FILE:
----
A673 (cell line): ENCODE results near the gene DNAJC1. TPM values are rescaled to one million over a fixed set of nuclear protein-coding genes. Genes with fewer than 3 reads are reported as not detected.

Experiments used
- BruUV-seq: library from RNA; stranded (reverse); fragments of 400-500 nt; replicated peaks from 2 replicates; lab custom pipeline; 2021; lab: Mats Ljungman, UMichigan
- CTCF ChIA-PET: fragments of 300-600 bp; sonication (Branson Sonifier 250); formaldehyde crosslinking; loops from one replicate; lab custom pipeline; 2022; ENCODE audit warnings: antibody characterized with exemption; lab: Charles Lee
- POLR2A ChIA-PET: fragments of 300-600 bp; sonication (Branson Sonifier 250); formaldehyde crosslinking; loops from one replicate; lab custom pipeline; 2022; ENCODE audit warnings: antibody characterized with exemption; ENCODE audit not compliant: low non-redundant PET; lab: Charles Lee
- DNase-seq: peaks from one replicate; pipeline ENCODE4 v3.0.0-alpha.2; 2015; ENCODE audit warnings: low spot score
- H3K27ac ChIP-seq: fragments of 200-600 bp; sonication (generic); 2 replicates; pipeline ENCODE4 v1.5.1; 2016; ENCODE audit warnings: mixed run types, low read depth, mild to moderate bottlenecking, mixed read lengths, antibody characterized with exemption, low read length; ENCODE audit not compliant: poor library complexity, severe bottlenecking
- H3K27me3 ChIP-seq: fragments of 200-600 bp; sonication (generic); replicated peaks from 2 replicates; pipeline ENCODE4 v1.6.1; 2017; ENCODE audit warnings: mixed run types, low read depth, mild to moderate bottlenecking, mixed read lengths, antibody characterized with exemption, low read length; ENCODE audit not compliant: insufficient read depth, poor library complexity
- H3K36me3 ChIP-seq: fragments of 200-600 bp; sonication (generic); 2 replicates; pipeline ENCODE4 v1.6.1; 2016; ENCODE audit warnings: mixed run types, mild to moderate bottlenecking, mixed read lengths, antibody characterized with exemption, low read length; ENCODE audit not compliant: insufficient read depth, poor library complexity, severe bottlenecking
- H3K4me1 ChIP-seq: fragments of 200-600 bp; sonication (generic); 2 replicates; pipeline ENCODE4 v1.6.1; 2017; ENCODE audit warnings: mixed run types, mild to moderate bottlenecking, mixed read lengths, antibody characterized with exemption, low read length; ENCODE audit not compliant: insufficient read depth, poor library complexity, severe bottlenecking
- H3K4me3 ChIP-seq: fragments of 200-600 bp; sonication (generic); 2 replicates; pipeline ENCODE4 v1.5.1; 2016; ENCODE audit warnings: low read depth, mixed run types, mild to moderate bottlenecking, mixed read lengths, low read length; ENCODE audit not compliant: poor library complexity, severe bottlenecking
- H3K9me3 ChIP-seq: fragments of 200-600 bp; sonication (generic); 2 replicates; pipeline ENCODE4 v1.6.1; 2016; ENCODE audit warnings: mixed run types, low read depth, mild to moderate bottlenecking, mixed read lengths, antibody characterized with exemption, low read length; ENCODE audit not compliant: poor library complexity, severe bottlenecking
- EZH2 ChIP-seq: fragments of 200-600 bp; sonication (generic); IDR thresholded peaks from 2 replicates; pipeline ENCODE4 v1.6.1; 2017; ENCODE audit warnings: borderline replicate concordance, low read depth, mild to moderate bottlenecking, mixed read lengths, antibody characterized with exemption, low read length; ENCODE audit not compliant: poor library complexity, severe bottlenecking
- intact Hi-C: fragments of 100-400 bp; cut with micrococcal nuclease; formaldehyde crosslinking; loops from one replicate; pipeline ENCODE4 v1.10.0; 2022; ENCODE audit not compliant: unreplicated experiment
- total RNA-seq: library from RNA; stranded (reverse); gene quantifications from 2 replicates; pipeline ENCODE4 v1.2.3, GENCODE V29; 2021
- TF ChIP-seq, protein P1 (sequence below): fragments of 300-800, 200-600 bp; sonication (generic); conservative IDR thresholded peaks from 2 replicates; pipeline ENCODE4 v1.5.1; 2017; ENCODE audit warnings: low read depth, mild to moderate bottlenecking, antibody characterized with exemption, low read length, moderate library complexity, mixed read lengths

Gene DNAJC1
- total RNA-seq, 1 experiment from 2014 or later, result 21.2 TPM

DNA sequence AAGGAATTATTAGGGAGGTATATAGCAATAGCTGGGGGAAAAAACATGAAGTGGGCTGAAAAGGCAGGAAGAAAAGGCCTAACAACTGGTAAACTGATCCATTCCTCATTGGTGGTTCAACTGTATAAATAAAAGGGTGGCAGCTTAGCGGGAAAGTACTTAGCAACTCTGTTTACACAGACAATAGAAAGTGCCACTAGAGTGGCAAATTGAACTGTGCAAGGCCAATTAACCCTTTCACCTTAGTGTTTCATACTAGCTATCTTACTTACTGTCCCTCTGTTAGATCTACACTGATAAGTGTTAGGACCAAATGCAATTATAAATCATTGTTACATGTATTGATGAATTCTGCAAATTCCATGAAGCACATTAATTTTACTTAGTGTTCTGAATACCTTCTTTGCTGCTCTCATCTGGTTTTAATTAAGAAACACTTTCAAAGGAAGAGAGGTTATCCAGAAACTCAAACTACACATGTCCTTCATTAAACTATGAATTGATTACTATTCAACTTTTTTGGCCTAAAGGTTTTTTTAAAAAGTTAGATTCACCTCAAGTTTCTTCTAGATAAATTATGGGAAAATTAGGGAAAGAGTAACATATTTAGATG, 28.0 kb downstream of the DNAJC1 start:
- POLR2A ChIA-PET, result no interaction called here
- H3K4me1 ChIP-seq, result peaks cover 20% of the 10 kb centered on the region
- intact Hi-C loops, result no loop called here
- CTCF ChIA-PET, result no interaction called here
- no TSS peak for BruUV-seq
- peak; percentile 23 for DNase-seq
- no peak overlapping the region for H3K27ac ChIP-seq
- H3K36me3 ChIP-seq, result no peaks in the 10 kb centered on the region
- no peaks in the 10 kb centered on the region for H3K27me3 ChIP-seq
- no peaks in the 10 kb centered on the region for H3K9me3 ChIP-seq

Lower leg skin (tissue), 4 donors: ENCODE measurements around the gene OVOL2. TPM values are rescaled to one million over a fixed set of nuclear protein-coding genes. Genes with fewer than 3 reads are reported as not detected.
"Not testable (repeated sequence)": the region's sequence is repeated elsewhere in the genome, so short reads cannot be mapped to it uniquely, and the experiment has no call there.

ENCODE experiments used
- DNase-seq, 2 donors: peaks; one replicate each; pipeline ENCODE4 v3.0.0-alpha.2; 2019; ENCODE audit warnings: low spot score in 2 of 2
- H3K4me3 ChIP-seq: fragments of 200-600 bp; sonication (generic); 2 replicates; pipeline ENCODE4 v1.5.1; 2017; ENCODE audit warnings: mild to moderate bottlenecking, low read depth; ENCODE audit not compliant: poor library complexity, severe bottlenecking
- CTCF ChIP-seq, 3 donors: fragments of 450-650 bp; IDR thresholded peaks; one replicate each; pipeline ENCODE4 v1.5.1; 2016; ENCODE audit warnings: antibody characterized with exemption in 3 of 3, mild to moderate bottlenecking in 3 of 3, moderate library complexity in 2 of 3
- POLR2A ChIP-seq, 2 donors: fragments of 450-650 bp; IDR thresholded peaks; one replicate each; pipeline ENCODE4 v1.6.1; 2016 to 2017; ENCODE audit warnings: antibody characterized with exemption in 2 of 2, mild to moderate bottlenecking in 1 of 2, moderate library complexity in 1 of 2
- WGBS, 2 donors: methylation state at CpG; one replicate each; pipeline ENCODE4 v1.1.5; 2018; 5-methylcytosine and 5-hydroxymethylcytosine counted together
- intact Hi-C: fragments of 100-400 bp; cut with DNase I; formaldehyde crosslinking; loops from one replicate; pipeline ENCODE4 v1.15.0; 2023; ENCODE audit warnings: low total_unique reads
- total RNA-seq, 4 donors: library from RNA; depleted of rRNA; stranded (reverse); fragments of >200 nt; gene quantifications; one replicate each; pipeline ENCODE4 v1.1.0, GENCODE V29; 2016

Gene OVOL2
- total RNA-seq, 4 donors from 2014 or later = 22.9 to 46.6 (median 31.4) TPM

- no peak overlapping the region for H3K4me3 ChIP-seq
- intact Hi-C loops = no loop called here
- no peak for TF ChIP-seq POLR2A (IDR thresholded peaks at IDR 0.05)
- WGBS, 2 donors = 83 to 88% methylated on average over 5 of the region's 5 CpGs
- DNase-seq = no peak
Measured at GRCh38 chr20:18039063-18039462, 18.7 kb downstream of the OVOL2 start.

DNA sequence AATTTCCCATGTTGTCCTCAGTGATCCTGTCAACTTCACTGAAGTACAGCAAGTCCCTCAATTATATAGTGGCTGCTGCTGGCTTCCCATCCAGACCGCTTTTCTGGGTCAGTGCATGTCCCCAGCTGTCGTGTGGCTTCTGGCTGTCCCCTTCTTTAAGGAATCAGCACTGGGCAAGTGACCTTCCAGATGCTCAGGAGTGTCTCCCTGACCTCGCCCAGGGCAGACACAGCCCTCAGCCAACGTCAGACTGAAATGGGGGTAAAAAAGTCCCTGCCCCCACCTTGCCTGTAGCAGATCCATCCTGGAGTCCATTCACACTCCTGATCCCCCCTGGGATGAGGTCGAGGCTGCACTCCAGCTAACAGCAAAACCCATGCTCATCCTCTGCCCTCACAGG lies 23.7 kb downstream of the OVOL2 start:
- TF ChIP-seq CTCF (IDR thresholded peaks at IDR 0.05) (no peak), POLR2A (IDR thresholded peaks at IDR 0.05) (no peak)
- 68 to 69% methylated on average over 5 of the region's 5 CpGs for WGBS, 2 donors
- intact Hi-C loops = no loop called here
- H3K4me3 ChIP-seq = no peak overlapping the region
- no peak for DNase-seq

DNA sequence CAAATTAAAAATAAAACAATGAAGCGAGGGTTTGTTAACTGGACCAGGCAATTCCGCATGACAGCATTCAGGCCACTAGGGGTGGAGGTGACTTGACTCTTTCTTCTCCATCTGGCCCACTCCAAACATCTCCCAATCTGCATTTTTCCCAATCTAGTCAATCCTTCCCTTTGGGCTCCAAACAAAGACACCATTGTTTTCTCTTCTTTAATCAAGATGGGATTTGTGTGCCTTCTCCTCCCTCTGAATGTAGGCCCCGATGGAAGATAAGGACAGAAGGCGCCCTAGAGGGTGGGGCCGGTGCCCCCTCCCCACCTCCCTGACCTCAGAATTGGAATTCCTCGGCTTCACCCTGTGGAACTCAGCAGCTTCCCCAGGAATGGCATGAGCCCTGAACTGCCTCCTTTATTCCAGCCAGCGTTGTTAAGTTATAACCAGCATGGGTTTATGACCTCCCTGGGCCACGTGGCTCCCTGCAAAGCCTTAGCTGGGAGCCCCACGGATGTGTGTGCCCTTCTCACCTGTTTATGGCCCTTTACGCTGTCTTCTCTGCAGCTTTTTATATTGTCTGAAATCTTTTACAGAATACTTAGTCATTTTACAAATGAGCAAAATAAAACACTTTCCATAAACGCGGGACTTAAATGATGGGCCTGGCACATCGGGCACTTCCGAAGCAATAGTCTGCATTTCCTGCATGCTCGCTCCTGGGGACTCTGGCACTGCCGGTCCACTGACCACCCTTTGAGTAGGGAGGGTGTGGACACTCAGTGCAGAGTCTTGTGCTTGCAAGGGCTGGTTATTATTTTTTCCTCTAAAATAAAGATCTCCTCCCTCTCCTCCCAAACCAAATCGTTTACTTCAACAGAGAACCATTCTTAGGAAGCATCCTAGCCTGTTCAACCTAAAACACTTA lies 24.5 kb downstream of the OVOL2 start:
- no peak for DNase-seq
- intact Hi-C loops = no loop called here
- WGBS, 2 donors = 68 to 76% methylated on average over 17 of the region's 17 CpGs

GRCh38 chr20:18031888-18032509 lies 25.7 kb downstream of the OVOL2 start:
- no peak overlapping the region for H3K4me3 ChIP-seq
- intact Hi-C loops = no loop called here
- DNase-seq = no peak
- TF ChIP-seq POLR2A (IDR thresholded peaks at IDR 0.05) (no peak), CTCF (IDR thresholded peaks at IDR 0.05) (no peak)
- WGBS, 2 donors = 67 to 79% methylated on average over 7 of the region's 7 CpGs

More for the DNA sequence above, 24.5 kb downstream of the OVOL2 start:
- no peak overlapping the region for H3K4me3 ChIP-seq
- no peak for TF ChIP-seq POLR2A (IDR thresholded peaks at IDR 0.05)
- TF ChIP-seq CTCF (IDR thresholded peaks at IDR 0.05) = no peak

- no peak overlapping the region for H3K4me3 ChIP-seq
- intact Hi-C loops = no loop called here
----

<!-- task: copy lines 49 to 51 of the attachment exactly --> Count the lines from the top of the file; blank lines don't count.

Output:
- TF ChIP-seq CTCF (IDR thresholded peaks at IDR 0.05) (no peak), POLR2A (IDR thresholded peaks at IDR 0.05) (no peak)
- 68 to 69% methylated on average over 5 of the region's 5 CpGs for WGBS, 2 donors
- intact Hi-C loops = no loop called here